of subject matter jurisdiction. Id. at 895. The Court noted that the “final and binding
nature of the government’s determination would be meaningless if the losing party could
challenge the government’s interpretation of each word in § 233(g)(1)(F).” Moreover, the
Court held that even if the United States were no longer a defendant in the case, the
district court would properly retain subject matter jurisdiction. Id. (analogizing remand
after the Attorney General certification under the FSHCAA to Osborn v. Haley, 127 S. Ct.
881, 895 (2007), in which the Supreme Court held that the Westfall Act ensured a case in
which the Attorney General certified a defendant as acting within the scope of their
employment would never be remanded to the state system). Accordingly, even if Plaintiff
is correct in her contention that Defendant Merritt does not work enough hours to qualify
as a contractor under the FSHCAA, or that Defendant Merritt is excluded from
consideration under § 233(i), the Court cannot invalidate the Secretary’s decision to deem
Defendant Merritt a contractor of SIHF.4
The Court further notes that even if Defendant Merritt works less than 32.5 hours per week with
SIHF, the FSHCAA provides exceptions to this requirement for those working in obstetrics and gynecology.
See 42 U.S.C. § 233(g)(5)(B). Defendant Merritt is an OBGYN, qualifying for this exception. Furthermore,
the United States contends that it provided Plaintiff with documentation showing that Defendant Merritt
qualifies as a contractor under the FSHCAA. (Doc. 21, p. 4). Plaintiff does not respond to this contention
despite being directed by the Court to address the discovery it received after filing her request for limited
discovery. (Doc. 22).
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Plaintiff urges the Court to consider Alexander as indicative of a circuit-split
regarding the FSHCAA. Plaintiff alleges that the Fifth Circuit applies the “strict control
test” in examining whether an individual requesting coverage through a qualified Public
Health Service is an employee or a contractor. (Doc. 24, p. 3). Specifically, Plaintiff points
to Creel v. United States as outlining the appropriate test for courts to determine whether
an individual is a contractor or employee for purposes of litigation under the Federal Tort
Claims Act. 598 F.3d 210 (5th Cir. 2010). However, this case considered whether an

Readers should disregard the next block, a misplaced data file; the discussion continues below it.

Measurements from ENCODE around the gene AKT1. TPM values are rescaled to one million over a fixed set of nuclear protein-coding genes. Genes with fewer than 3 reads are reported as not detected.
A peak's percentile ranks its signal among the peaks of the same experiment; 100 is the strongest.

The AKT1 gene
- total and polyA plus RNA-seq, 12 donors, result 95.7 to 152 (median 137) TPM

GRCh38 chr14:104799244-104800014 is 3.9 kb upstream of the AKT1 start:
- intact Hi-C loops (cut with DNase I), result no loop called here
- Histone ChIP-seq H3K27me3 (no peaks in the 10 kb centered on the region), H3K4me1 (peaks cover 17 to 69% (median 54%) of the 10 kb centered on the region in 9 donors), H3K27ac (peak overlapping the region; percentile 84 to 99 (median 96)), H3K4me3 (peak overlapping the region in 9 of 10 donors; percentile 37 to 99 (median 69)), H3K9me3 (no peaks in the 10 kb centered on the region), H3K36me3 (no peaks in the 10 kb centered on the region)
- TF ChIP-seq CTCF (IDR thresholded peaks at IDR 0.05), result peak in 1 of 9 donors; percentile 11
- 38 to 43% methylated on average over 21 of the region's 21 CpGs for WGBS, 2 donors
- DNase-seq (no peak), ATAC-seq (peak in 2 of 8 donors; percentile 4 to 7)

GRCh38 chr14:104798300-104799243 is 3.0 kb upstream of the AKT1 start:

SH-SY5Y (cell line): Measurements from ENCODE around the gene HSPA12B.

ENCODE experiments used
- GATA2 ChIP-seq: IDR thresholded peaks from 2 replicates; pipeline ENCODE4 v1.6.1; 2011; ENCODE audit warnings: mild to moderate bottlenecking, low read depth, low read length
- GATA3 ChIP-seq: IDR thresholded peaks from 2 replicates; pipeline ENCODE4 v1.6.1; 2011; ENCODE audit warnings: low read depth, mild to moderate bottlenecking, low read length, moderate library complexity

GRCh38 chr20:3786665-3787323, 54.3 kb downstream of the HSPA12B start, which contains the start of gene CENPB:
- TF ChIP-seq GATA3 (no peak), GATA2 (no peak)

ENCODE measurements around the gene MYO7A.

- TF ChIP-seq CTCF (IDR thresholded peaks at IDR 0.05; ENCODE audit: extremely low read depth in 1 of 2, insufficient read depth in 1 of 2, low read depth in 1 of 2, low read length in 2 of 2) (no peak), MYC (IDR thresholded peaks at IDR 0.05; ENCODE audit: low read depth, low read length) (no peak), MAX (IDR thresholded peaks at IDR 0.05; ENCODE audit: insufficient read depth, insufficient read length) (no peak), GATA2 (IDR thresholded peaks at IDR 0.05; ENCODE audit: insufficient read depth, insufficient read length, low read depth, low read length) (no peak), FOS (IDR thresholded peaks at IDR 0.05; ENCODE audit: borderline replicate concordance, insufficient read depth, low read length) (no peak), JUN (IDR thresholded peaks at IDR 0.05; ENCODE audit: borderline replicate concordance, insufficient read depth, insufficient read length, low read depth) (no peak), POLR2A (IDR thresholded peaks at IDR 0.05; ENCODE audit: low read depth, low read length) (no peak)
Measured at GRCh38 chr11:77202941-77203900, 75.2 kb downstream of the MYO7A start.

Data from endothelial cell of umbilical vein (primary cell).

individual qualified for coverage under the Westfall Act, rather than under the FSHCAA.
Id. at 212, n.1 (emphasis added). Unlike the FSHCAA, the Westfall Act excludes
contractors from coverage. Therefore, the motion to substitute considered by the Fifth
Circuit analyzed whether an individual was a contractor or employee of a covered entity
under the Westfall Act. This test is inapplicable here because Defendants filed their
motion to substitute under the FSHCAA.5
Plaintiff also points to Ezekiel v. Michel as an example of a contrary Seventh Circuit
case in which the Seventh Circuit Court of Appeals held that the plaintiff bears the burden
of contradicting the Attorney General’s certification that a physician was acting within
the scope of their employment. 66 F.3d 894, 899 (7th Cir. 1995)(citing Hamrick v. Franklin,
931 F.2d 1209 (7th Cir. 1991) cert. denied 502 U.S. 869 (1991)), overruled by Osborn v. Haley,
The same analysis applies with equal force to Plaintiff’s citations to United States v. Orleans, 425 U.S.
807, 813-814 (1976); Woodruff v. United States, 389 F.3d 1117, 1128 (10th Cir. 2004); Robb v. United States, 80
F.3d 884, 888 (4th Cir. 1995); U.S. Tobacco Cooperative, Inc. v. Big South Wholehouse of Virginia, LLC, 899 F.3d
236, 248 (4th Cir. 2018); and Bryant v. United States, No. CIV 98–1495 PCT RCB, 2000 WL 33201357 (D. Ariz.
Jan. 11, 2000), each of which cite to the Westfall Act.
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127 S. Ct. 881 (2007). However, in this case, the Court again examined a motion to dismiss
the defendants under the Westfall Act. Id. (emphasis added).
Moreover, even if this case were applicable to the FSHCAA, the Supreme Court
overruled this standard in Osborn v. Haley. In that case, the Court held that the Attorney
General’s certification conclusively establishes that a physician was acting within the
scope of employment at the time of the events underlying the litigation. See Osborn, 127
S. Ct. at 894 (citing 28 U.S.C. § 2679 (d)(2)). Through its designee, the Attorney General
has certified that Defendant Merritt acted within the scope of his employment while
treating Plaintiff; that certification is conclusive of the issue. (Doc. 1, Exh. C). The parties
do not require further discovery into Defendant Merritt’s status as an employer or
contractor under the FSHCAA because such discovery would be futile. The Court finds
that the Attorney General’s certification conclusively establishes both that the United
States should be substituted for Defendant Merritt and that this case cannot be remanded
to the Third Judicial Circuit of Madison County, Illinois.
For the foregoing reasons, Defendants’ motion to substitute (Doc. 3) is
GRANTED. The Court directs the Clerk of the Court to dismiss Defendants Merritt and
Southern Illinois Healthcare Foundation, Inc., with prejudice and add the United States
as a defendant to this case. Plaintiff’s motion to remand (Doc. 16) and motion for an
extension of time to conduct limited discovery (Doc. 20) are DENIED.
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by Judge Sison 2
IT IS SO ORDERED.
Dated: February 17, 2021.
GILBERT C. SISON
United States Magistrate Judge